Is it just me or is Michael Phelps everywhere right now?
Sure, we got to see a good deal of him right after the Olympics. There are the Guitar Hero and Rosetta Stone commercials, but like any non-basketball Olympian should do, he seemed to drift into the background a little.
Guess what? He’s back…
Last week, he was on Jim Rome. Then I see him at the Steelers-Ravens game. Next, he made a cameo in President Bush’s annual Barney Christmas video.
Yes, instead of worrying about the housing crisis, soaring unemployment and American involvement in conflicts overseas, the outgoing President devoted his attention to come up with the seventh installment of a dog celebrating Christmas.
But I digress.
True story. As I am I writing this, I’m watching “The Colbert Report” on my DVR. And sure enough, who was last night’s guest? You guessed it, Michael Phelps.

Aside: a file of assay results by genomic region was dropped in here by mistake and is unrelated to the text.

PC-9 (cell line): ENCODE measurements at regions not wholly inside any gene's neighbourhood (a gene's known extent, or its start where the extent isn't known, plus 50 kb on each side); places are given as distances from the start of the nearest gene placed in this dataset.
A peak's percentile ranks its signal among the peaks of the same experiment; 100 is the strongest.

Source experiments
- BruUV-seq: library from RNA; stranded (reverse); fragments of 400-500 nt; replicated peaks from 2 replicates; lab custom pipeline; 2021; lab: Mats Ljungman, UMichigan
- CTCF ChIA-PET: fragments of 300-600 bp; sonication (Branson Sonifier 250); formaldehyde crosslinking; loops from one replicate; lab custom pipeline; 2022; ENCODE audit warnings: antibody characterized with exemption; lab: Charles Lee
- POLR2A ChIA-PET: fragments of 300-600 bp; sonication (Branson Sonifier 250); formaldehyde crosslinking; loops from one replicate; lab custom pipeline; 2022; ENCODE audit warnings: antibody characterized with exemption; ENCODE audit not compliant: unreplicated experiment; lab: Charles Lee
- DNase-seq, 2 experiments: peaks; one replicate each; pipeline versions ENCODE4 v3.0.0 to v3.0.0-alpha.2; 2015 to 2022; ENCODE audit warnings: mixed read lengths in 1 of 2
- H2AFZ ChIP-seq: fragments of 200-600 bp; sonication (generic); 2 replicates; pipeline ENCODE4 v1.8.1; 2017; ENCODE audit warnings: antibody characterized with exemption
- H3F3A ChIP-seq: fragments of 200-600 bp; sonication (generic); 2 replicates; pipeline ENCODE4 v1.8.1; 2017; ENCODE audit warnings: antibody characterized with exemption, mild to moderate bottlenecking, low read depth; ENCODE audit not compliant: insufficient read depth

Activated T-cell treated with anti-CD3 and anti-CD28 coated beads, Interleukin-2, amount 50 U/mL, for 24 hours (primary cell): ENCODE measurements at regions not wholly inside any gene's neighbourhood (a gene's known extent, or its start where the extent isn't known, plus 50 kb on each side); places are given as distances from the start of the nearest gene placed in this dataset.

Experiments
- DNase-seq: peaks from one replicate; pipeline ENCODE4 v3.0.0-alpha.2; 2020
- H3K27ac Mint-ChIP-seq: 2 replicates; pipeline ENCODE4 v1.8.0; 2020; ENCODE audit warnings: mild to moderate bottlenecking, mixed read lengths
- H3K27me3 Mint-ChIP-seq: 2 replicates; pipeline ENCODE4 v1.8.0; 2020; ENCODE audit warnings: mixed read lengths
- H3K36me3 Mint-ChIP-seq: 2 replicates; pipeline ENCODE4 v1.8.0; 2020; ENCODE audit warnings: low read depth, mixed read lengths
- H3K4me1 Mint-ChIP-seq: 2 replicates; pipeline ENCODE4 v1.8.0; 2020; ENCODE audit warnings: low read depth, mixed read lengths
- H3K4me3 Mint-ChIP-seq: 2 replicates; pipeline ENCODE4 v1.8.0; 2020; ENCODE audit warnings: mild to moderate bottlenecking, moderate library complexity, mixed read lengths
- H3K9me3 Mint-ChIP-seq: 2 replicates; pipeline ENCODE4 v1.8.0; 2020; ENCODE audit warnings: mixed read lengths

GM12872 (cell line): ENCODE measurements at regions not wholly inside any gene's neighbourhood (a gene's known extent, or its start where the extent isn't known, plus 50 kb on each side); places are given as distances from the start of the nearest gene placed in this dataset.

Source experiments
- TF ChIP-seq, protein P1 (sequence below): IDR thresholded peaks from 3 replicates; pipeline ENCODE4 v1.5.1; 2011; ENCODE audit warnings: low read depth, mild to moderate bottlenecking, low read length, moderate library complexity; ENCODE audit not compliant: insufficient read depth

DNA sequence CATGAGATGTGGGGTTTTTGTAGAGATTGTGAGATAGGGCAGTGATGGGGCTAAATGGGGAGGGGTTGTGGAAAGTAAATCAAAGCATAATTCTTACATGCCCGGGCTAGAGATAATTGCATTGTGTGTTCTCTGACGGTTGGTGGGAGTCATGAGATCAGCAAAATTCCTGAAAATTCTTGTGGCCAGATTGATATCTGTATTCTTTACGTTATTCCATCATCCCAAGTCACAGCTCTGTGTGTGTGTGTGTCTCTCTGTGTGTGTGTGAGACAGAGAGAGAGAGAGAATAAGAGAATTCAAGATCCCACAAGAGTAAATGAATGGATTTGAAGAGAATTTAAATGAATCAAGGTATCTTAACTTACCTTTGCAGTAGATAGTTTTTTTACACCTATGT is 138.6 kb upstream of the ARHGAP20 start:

And now I know why I’m seeing him everywhere. He came out with a book: “No Limits: The Will To Succeed,” By Michael Phelps with Alan Abrahamson.
It’s currently No. 1 on Amazon.com’s list of books about Water Sports. Though, I’m thinking Dara Torres’ “Age Is Just A Number: Achieve Your Dreams At Any Stage In Your Life” will overtake it when it’s released April 7.
So what’s next for Phelps? Apparently, video games.
505 Games has signed a licensing agreement with Phelps for an undisclosed amount, though he’s expected to make at least a cool $2 million.
Olympics-based video games have been tried before. And usually they fail. The best was probably a loosely-based Olympics brand “California Games” on old school PCs and NES. If you want to get nostalgic, check it out here.
However, with the increasing popularity of the Wii, I’m guessing Olympic-based games have a better chance than ever. Instead of just pressing X to make a swimmer swim faster, you actually control his stroke.
Shit, I got a rotator cuff injury from hours off Wii tetherball. Just imagine what backstroke and butterfly is going to do to me. I’ve got a year and a half to prepare. Luckily, I read some excerpts of Phelps’ new book.
“I have to practice everyday. I can’t miss a workout. It has to be 365 days a year, seven days a week. Because most people only practice six days a week, and if I practice seven days a week, that means I get 52 extra days of workouts than anyone else.”
Finally, something to look forward to in 2010. Sorry, Winter Olympics.